dozen or so non-big four crypto exchanges are allowed to go bust.
A number of online petitions have called on the government to reverse its bid to begin taxing crypto trading profits at a flat rate of 20% from January 1.
Seoul will order tax filings from anyone earning over USD 2,100 a year from crypto trading, a figure far lower than the USD 42,000 threshold for tax-free stock market trading profits on KOSDAQ-listed companies. Opposition MPs, members of the ruling Democratic Party, and traders have all called for either a review or a delay until 2023, but the government says it will not budge.
The nation’s Finance Minister and Deputy Prime Minister Hong Nam-ki told the National Assembly’s Planning and Finance Committee that he believed that crypto tax will go ahead as planned in January, and even justified the reason for the discrepancy with stock traders.
Parliament has already rubber-stamped the proposals, but a public backlash has forced a rethink in many quarters.
A member of the committee claimed that a “system should be adjusted to suit the characteristics of the people” who were using crypto, “such as young people.” The same MP challenged the government to explain the massive difference in the thresholds.
But Hong replied, per Newsis:
“Virtual assets are different [from stocks]. [KOSDAQ stock] investment is a financial asset whereby investment […] helps drive the South Korean economy.”
Hong added that the global financial sector still did not fully recognize crypto as a mainstream “investment asset.”
He pointed out that most “developed countries” were also introducing crypto tax or had already done so.
And in a possible wakeup call to NFT-related businesses, Hong also replied to a question about this type of token, stating that Seoul was “not yet” ready to tax NFT sales, but was actively “considering” proposals to do so.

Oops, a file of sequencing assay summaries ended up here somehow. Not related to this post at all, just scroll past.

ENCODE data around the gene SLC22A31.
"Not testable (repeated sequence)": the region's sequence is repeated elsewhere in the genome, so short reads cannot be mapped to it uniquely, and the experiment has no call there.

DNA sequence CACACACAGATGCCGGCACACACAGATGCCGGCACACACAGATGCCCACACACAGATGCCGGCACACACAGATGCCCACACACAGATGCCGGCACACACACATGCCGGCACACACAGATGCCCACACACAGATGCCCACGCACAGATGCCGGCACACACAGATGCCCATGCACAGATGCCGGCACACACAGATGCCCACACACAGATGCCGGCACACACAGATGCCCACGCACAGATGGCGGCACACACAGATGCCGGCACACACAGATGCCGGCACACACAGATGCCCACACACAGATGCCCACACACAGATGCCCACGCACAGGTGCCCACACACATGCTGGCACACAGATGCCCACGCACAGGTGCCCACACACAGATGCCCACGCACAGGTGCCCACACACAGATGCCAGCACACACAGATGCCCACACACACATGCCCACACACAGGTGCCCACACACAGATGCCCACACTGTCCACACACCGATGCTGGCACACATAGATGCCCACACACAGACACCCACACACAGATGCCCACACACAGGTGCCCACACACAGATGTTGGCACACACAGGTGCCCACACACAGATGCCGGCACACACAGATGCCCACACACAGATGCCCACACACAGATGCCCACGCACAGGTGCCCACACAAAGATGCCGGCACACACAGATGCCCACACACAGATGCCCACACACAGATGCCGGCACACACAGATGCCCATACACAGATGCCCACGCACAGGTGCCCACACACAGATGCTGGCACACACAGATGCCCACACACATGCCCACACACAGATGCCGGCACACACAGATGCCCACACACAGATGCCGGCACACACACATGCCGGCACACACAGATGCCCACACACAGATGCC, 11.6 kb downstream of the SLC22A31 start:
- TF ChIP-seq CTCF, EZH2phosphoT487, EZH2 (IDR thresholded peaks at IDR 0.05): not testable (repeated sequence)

Meanwhile, data from the Korea Fintech Association and Professor Kim Hyung-joong of Korea University has shown that USD 3.1bn worth of crypto may be at risk if, as expected, the vast majority of exchanges in the country are allowed to go out of business.
Trading volumes have dwindled at most exchanges, which were barred from offering fiat KRW pairings last month. Only four exchanges have obtained the banking partnership deals that have allowed them to continue operating in the fiat market.
Donga reported that some 180 tokens – labeled “kimchi coins” by some observers – are currently listed on only one platform, and that USD 3.1bn locked into such tokens on 25 of such exchanges, which are now restricted to crypto-to-crypto-only trading. As such, the media outlet observed, if the platforms do fold, the coins could become “as worthless as paper,” with thousands of South Korean traders set to lose out.
Some exchanges have attempted to mitigate the problem by opening bitcoin (BTC) markets for those now desperately trying to move or liquidate their “kimchi coin” holdings, but the media outlet concluded that the coins were nonetheless proving “increasingly difficult” to transact.
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